I still remember where I was sitting and where Kyle was standing. We were in the living room of our long-term temporary home in Austin, where we were transitioning between our life in Turkey and who-knows-what’s-next. My first book was released about three months ago, so we were enjoying the first bit of calm in quite a while.

Kyle stopped at the bottom of the stairs, and I was lounging on our red couch. And he announced, “Hey, I have the topic for your next book.”

I glared at him incredulously. Next book? Was he smoking something? Writing a book is like birthing a baby, so I was in that post-newborn letdown of exhaustion and hormonal craziness. And here he was, talking about getting pregnant again.

“Um…. okay. What?” I had my doubts.

And he proceeded to describe what I had to admit would be a pretty gorgeous book. A book that would take a lot of work, one that couldn’t be finished for years, but a beautiful storyline. I let it swirl around in my head for a few minutes, and then I said, “Um… Yes. I agree. I think. At least, you’re on to something.”

Not long after that, my (now) agent sent me an email asking if I had representation, not knowing that I was in search of some. (Neither of us also knew that just a few months later, we’d be moving an hour away from each other and would become actual friends.) Together, we worked on an idea that resonated so deeply in both our lives, on the production of a book that we both wanted to read.

Because if you want to read your own book, I figure that’s a good start, right?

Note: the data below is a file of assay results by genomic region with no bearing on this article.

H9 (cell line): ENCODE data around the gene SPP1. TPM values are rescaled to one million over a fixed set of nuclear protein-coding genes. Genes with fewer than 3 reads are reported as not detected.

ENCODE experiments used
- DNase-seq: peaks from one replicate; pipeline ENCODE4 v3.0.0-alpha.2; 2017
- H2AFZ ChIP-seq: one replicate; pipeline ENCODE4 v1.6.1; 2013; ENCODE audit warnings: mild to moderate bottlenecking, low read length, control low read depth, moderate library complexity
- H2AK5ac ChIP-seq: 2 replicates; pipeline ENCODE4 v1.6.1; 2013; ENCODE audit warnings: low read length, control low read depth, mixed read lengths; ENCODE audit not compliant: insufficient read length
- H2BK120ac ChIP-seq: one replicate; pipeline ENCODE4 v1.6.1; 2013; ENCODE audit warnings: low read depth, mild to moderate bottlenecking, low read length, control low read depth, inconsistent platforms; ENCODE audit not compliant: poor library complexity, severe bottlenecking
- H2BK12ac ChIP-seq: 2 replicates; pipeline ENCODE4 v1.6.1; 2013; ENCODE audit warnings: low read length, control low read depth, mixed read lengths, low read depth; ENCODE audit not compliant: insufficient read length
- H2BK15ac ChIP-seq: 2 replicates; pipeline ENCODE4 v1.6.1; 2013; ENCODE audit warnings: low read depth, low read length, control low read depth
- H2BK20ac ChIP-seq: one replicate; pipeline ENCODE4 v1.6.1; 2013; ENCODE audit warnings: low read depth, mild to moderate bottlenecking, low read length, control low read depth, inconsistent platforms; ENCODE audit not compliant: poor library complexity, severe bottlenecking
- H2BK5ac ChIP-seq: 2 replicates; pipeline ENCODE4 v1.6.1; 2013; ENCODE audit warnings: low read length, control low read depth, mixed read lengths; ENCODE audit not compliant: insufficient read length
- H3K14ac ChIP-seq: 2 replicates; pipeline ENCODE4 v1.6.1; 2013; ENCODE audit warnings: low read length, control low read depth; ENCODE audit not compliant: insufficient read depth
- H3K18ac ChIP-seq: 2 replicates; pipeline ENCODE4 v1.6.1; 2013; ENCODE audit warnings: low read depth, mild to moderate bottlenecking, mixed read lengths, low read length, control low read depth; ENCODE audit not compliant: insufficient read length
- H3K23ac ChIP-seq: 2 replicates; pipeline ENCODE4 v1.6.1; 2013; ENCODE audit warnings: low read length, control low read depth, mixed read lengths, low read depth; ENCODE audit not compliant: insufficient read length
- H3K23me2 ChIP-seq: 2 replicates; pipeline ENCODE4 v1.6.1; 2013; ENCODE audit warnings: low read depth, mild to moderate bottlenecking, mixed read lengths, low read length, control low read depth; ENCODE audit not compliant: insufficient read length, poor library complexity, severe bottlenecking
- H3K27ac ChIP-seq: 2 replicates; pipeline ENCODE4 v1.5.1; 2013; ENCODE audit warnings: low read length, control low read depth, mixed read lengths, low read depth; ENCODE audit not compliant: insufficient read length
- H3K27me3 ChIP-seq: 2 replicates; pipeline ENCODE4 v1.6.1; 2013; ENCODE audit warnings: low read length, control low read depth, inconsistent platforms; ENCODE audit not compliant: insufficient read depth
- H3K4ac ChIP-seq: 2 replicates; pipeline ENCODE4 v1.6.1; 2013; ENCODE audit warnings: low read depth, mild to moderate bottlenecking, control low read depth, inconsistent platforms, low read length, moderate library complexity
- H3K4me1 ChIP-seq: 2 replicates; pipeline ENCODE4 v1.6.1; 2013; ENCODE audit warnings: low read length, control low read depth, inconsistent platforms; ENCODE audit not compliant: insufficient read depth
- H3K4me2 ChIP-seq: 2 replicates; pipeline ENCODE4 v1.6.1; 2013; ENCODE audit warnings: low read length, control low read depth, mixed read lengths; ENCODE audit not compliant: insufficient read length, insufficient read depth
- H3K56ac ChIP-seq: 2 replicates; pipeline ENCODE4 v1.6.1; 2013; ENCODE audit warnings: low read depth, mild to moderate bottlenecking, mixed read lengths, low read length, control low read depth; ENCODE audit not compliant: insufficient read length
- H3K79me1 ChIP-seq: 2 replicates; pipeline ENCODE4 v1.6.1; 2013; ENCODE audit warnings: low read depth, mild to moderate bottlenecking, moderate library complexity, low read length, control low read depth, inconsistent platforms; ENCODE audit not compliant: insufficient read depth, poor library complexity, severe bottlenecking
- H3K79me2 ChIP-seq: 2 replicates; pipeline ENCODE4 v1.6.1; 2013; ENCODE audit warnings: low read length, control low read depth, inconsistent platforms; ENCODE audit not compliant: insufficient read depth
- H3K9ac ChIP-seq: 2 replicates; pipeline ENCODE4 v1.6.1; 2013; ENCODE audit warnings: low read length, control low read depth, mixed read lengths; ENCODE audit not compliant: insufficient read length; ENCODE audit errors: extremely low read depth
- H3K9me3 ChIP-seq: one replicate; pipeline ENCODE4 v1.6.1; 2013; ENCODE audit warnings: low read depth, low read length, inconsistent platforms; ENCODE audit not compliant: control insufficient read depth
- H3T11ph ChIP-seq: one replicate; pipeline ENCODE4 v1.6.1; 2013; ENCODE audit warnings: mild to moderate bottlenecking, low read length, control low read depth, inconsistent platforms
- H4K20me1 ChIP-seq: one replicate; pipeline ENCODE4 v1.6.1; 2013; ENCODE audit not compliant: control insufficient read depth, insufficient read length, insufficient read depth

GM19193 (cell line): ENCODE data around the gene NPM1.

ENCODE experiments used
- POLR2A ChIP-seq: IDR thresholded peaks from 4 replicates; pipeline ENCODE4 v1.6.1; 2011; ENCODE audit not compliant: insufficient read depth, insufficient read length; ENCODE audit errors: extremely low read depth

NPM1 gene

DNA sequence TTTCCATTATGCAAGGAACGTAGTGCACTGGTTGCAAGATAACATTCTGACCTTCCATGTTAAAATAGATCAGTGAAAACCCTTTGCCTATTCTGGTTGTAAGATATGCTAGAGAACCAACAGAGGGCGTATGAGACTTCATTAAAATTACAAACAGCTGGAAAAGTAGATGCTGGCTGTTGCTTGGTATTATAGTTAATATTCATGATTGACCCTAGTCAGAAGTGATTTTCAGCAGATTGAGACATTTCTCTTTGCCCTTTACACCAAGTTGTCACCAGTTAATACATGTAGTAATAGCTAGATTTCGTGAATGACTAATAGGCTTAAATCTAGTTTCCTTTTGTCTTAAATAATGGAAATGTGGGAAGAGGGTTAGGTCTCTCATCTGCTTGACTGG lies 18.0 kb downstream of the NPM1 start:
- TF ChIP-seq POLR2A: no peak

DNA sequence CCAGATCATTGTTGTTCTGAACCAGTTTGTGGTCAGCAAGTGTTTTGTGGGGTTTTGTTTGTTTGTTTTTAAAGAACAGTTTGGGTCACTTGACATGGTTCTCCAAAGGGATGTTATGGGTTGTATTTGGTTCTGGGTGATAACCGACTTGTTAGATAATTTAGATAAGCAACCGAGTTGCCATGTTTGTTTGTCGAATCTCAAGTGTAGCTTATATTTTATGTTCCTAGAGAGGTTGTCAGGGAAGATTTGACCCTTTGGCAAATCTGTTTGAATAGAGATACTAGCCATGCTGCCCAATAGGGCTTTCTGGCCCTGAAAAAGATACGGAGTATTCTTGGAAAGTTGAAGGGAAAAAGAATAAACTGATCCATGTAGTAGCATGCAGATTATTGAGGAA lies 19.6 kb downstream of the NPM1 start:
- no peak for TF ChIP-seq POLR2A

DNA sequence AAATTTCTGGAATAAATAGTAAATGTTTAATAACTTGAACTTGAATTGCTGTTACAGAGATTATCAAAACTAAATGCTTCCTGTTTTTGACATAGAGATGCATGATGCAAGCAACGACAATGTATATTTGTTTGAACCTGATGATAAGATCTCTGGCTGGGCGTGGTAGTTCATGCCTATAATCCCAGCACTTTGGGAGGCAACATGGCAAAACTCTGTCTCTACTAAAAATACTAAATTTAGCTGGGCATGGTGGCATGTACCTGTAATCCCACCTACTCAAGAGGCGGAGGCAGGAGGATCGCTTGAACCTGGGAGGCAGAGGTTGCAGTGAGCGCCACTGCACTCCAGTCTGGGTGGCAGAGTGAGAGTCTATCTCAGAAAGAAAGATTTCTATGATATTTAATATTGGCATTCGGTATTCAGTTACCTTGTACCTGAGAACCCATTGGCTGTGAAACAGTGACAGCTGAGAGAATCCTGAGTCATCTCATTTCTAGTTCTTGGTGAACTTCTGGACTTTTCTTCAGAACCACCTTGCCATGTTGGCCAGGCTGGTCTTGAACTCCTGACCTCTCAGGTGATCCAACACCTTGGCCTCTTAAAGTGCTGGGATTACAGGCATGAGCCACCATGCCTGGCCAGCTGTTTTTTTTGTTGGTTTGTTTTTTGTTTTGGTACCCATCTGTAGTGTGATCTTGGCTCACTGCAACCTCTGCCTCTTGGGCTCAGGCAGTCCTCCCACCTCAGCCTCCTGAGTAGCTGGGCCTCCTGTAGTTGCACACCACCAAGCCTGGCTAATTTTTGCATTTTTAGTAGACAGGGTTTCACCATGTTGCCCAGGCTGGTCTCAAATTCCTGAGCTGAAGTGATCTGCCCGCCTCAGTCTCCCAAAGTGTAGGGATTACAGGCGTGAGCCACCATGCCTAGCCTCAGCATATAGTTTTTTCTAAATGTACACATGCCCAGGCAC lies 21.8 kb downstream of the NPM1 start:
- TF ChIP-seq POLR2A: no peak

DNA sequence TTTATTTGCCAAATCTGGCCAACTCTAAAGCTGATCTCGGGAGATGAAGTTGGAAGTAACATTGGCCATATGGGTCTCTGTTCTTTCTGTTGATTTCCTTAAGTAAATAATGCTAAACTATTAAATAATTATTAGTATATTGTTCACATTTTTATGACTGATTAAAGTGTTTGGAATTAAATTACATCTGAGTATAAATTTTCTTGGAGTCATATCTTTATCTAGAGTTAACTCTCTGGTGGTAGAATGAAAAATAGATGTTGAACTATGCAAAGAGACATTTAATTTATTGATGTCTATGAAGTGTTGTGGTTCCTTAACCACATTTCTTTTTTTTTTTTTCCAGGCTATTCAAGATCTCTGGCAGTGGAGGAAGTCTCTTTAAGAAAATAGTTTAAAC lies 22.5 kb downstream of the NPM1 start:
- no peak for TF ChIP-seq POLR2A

So... My next book is officially in the world! It’s called Notes from a Blue Bike: The Art of Living Intentionally in a Chaotic World.

Notes From a Blue Bike cover

The writing became a cathartic process for me, healing wounds I didn’t know were still there, scabbed over and begging for balm. I wrote this book for you, yes, but I also wrote it for me. I needed to work through the process of reading and researching, long days at the public library, and late nights screaming for sleep from the exhaustion of it all.

It’s not like anything I’ve ever published before, and I couldn’t be more thrilled.

Notes from a Blue Bike is part memoir, part travelogue, part practical guide, where I journey through my past and essentially ask the question, “Is it possible to live slowly in a fast-paced culture?” It’s a lot of stories—stories from my time in places like Kosovo, Russia, Wales, and Turkey, where I’ve experienced the slow, rhythmic daily process of sucking the marrow out of line-drying my laundry, and spending six hours with a neighbor.

I explore the notion of whether it’s possible to live as though I’m part of a relationship-oriented culture while actually living smack-dab in a productivity-obsessed one.

I invite you to climb aboard your own bike, ask yourself these same questions, and explore your own ideas for slowing down. From the conversations I’ve had with many of you, it sounds like you’re dying to veer over into the slow lane as well. Less chaos, more freedom, fewer events on the calendar, deeper relationships. Many cultures around the world aren’t running the treadmill of efficiency. So what does it look like to live like this in the Western, post-modern world?

I cover the topics of food, work, education, travel, and entertainment, for a grand total of 48 chapters and an epilogue, along with a collection of discussion questions in the end for personal journaling or for a book club gathering. (Don’t panic; the chapters are short. I’m a parent with a lot of balls to juggle, too.)


If you’re aching for a slower-paced life, this book was written for you. If you’d like to make some risky—but ohsoworthit—changes in your family’s daily life, this book was written for you, too. And if you’re merely curious about my own family’s quirkiness and enjoy a collection of short stories on the nightstand, this book might be for you, too.

If you’re looking for a step-by-step handbook on how you should specifically live, you might want to look elsewhere.